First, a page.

Charity urges people and businesses to help support lifesaving defibrillators in Harborough
The UK’s leading community defibrillator operation has set up 15 devices in Market Harborough
A top national charity is imploring people and businesses to help support lifesaving defibrillators in Market Harborough.
The heartfelt SoS is being sent out by the Community Heartbeat Trust (CHT) charity.
The UK’s leading community defibrillator operation has set up 15 devices in Market Harborough.
The crucial pieces of medical equipment have been used to save people’s lives in the town.
They restore a normal heartbeat by sending an electric pulse or shock to the stricken patient’s heart.
But Martin Fagan, the charity’s national secretary, said the defibrillators each cost about £135 a year to maintain – and they need to top up their severely-depleted funds now.
Based in Melton Mowbray, Martin said: “CHT has placed or is placing a total of 15 sites into Market Harborough, 10 with the support of the Market Harborough and Bowdens charity.
“We are keen to get help to look after six defibrillators in the town.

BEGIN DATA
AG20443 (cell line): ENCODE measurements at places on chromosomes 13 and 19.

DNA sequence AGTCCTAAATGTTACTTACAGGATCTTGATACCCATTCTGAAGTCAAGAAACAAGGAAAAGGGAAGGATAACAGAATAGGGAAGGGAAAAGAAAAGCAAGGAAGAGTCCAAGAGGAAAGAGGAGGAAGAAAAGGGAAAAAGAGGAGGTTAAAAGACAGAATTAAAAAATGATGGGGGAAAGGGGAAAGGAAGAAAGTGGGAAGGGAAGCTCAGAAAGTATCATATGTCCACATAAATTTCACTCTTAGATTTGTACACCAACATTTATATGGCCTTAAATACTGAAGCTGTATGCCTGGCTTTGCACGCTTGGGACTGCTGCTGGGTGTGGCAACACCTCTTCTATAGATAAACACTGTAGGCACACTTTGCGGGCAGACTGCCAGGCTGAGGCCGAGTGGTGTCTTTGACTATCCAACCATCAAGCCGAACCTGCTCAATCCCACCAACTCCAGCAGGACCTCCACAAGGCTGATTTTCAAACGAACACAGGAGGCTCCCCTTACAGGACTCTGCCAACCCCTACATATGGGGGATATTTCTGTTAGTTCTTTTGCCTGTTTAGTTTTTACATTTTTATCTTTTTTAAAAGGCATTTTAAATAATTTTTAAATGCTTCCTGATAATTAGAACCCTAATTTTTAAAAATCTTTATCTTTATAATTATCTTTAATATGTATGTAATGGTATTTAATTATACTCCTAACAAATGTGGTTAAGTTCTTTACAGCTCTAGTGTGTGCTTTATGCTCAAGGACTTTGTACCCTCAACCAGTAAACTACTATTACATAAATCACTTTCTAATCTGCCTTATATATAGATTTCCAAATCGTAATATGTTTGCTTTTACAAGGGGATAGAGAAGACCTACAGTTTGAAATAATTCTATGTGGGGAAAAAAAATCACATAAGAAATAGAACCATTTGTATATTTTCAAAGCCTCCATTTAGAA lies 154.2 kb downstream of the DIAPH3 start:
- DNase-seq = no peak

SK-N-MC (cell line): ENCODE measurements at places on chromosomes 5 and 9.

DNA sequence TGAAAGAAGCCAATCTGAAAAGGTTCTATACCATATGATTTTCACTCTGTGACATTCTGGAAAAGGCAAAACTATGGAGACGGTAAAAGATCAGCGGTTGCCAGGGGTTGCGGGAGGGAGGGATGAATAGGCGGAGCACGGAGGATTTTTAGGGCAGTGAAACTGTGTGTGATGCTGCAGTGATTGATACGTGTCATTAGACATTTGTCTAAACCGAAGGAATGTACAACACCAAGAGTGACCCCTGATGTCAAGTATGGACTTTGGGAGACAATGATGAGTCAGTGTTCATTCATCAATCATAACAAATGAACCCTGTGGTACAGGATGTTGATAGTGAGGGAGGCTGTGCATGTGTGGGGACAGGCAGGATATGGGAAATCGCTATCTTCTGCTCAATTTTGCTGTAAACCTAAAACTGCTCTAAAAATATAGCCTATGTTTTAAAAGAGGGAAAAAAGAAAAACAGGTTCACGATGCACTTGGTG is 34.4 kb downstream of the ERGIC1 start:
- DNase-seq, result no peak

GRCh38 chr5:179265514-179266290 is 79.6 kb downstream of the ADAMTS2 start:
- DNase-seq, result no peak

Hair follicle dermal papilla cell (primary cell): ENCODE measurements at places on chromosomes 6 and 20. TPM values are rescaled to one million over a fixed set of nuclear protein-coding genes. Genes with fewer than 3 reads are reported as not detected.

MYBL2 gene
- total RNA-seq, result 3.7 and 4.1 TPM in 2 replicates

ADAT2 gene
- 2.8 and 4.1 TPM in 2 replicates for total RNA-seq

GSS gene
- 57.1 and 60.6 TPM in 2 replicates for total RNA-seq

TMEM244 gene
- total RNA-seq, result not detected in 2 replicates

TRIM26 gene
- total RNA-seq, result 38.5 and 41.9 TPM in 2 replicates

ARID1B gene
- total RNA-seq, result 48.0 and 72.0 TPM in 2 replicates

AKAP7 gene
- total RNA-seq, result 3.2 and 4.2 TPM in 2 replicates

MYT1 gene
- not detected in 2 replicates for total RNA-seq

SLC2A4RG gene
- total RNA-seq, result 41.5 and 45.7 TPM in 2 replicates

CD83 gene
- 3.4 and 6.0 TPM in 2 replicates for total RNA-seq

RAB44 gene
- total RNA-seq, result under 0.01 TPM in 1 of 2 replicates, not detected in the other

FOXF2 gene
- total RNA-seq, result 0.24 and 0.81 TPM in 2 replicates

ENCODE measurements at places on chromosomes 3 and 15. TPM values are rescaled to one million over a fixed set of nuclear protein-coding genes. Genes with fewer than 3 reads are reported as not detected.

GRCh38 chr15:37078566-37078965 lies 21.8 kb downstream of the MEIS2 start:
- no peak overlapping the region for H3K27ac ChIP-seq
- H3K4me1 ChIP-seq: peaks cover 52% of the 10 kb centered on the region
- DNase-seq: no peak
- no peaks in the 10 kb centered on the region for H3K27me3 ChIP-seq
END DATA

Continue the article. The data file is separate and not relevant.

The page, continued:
“Along with many other charities and good causes our income has dropped dramatically during the Covid pandemic over the last year or so.
“So we are appealing to people to make a donation to us or local businesses to help sponsor our devices,” he said.
“We could put up a little plaque at the spot thanking them.
“We have installed defibrillators all over Market Harborough.
“We’ve set them up at key places like the railway station, outside a scout hut, at a couple of churches and at the Market Harborough and Bowdens Charity.
“We were launched in 2009.
“And we have now set up 6,500 defibrillators all over the UK – from the Shetlands in the north to Cornwall in the south.
“We were the first people to go to BT to put them in their old phone kiosks.
“Some of our defibrillators have been used in Market Harborough to save people’s lives.
“They can obviously be the difference between life and death,” said Martin.
“The equipment is very much part of a systematic process because you have to do chest compressions on the patient as well.
“All of our defibrillators have a mini TV screen showing you what to do.
“And they are all designed to be used by untrained people.
“So you don’t have to be a first-aid or medical expert.”
Martin said that a defibrillator, as part of the rescue, can save up to 75 per cent of cardiac arrest victims as the ‘Chain of Survival’ is followed.
- Recognise it is an emergency
- Call 999
- Start chest compressions asap, pref within 60 seconds
- Use a defibrillator asap.
“We also run regular training sessions – although that’s clearly been much harder to do during the pandemic,” he said.
“We have defibrillators in a lot of villages around Market Harborough too.
“They are vital pieces of equipment and we would really appreciate any help that you can give us to help maintain them and keep them in the town.”